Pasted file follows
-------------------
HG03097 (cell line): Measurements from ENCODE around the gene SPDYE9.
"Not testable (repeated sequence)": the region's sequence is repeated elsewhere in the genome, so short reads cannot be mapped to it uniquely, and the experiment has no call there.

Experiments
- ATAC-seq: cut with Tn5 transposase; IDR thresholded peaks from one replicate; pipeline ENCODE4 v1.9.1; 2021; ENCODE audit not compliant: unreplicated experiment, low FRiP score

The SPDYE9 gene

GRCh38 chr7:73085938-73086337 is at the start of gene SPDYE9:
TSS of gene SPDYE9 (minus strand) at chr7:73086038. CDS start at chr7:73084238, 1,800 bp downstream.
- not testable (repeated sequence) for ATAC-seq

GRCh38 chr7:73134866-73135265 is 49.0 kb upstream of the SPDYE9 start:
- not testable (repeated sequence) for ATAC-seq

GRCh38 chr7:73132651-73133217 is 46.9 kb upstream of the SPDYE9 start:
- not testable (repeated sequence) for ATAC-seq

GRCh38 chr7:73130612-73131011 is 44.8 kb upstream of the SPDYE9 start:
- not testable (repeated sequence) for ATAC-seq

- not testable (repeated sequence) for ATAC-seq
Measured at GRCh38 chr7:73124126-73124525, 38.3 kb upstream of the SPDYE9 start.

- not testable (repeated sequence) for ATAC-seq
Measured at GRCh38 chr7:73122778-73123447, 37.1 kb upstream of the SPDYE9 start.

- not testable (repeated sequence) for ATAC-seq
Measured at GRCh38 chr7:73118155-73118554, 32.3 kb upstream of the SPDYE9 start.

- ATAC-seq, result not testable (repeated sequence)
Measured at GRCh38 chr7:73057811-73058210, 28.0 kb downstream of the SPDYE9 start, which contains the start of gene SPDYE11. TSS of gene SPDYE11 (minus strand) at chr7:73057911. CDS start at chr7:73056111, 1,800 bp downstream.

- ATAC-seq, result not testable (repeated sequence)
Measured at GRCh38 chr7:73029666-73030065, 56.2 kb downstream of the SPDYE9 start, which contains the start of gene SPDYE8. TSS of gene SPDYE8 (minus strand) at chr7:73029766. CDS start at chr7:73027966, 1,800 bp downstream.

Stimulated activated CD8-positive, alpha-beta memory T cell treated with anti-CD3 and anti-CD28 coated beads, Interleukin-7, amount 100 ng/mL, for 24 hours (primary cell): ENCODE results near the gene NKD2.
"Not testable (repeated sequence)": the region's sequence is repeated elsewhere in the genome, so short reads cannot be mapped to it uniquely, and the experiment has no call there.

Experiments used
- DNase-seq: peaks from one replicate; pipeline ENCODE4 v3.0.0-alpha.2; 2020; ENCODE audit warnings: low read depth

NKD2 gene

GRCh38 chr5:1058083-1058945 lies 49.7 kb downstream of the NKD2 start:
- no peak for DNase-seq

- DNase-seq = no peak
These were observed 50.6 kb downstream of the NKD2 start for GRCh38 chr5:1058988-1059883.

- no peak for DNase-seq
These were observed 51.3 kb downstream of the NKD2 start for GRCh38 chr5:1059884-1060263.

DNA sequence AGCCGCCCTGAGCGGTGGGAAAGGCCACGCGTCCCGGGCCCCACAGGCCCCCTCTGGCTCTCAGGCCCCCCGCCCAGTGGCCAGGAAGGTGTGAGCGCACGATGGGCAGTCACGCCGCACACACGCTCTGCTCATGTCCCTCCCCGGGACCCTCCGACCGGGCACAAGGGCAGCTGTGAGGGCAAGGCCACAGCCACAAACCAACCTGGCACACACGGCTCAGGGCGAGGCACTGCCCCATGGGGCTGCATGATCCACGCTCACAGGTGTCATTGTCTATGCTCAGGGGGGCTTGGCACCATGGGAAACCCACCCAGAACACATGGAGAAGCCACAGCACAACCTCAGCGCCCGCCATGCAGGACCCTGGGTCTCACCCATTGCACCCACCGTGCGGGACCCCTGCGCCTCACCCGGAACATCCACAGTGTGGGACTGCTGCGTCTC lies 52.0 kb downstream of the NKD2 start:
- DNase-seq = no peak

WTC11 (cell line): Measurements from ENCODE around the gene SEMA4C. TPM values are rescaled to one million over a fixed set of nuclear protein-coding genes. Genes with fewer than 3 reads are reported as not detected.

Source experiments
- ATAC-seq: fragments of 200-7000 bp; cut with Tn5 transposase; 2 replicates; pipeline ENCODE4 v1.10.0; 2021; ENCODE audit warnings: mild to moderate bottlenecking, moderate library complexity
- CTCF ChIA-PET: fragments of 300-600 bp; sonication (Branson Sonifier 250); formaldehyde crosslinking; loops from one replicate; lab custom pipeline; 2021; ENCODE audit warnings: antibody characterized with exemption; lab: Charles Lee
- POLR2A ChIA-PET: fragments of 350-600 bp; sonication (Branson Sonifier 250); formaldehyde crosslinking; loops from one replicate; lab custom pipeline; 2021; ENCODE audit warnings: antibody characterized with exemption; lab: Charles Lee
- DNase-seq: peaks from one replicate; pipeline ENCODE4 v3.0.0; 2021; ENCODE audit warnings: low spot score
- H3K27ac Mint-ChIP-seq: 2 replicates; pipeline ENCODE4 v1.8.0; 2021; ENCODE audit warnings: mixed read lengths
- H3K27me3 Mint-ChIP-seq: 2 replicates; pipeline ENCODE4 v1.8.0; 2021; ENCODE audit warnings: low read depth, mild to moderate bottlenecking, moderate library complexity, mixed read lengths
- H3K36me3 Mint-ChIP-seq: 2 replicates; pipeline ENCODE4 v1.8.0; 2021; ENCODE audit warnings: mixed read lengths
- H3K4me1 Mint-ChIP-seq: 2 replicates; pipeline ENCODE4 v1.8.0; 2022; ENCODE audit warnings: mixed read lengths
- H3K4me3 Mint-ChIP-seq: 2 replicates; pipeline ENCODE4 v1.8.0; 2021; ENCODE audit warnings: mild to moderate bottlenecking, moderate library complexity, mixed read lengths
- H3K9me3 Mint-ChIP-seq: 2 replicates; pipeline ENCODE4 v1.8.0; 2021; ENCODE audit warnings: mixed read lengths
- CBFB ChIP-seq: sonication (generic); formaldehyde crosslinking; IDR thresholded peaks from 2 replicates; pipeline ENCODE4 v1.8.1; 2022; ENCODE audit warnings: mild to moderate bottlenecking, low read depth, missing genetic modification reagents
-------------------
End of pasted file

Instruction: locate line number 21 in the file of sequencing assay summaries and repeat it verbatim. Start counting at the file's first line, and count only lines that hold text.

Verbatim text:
- ATAC-seq, result not testable (repeated sequence)